PORTLAND, Ore. (PORTLAND TRIBUNE) — After two decades of wishful thinking and dreaming, city officials could move soon to buy the sprawling U.S. Postal Service complex in Northwest Portland.
The Portland Development Commission revealed its preferred development scenario for the 14-acre complex Tuesday evening, which calls for 3,100 dwelling units and enough office space to accommodate 4,000 jobs. The North Park Blocks would be extended by two blocks to the north, with a line of mid-rise residential and office towers straddling the park and stretching from N.W. Hoyt Street to Lovejoy Street.
The City Council and Portland Development Commission hope to make a “go/no-go decision for acquisition of the post office site” in October, said Sarah Harpole, the PDC staffer heading up the project, at a community open house on the project Tuesday night.
A team of consultants reported that the preferred development concept could pencil out financially, but it won’t be cheap: $160 million before a single building is erected on site.
The Postal Service is only willing to part with its Northwest Hoyt Street mail distribution center if the city pays to buy the land and build a replacement facility, which would cost up to $80 million.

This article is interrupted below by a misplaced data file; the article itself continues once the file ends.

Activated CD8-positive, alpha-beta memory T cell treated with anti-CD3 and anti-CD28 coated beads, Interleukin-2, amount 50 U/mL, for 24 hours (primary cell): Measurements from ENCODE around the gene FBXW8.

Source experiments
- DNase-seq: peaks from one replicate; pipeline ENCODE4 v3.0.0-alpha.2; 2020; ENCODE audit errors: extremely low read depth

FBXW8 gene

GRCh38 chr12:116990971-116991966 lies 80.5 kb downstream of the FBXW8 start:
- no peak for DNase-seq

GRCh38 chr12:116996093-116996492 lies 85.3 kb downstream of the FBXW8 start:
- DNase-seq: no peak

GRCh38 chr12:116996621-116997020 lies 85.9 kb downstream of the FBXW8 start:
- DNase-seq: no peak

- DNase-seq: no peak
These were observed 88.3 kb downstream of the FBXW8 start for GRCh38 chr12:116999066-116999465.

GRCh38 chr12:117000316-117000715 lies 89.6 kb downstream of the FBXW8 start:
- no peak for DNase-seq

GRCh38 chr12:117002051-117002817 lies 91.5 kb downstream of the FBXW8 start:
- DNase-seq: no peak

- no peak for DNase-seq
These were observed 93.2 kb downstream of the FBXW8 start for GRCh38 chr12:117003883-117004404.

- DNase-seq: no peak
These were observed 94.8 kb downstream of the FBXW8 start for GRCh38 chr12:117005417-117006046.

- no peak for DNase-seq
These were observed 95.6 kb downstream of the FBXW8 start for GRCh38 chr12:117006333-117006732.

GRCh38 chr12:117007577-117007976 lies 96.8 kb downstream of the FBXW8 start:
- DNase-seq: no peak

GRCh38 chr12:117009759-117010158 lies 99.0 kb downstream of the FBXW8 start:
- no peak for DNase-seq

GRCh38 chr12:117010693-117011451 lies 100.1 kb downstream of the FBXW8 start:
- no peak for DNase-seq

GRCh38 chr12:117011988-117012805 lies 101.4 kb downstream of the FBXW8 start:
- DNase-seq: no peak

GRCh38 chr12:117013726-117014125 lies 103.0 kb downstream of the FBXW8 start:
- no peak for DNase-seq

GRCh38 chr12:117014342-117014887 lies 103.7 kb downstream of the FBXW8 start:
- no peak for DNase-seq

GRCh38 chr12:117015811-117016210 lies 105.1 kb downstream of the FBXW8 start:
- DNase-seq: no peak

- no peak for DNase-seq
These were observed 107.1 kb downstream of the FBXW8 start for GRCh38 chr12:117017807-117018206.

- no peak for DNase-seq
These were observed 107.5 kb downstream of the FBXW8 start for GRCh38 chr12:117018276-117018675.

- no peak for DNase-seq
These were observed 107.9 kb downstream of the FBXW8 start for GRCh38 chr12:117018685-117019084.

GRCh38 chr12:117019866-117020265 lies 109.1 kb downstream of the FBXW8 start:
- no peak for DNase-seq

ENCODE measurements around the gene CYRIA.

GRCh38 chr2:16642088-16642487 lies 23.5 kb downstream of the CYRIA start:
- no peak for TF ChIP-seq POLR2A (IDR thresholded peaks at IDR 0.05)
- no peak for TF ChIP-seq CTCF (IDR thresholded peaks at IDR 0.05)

Building streets, water and sewer lines, parks and setting aside land for affordable housing would cost another $80 million. That would include extending Johnson Street east through the site. Ultimately, the site is envisioned to include 645 affordable apartment units.
Once the land is made ready to develop, the PDC would then begin to recoup its investment by selling it to apartment, office and other developers, which could take 15 years or more.
“Acquisition and redevelopment of the (post office) site is a once-in-a-generation opportunity for PDC and the City to meet affordable housing, economic development, redevelopment, transportation, and open space goals on a large, contiguous property in the middle of downtown and adjacent to Portland’s regional transit hub,” PDC Director Patrick Quinton wrote in a new report to the commission board.
On Wednesday, Quinton will brief the board on PDC’s plan to seek interim financing from the city general fund, because the agency has only budgeted $35.7 million for the post office project over the next five years. The PDC is already discussing the financing with the city Office of Management and Finance, and expects to seek approval from the City Council in a Sept. 17 work session.
Under the current plan, the PDC board would approve a framework plan for the post office and surrounding area, totaling 24 acres, on Oct. 14. At that time, the board would grant PDC authority to execute a sale agreement with the U.S. Postal Service for up to $80 million.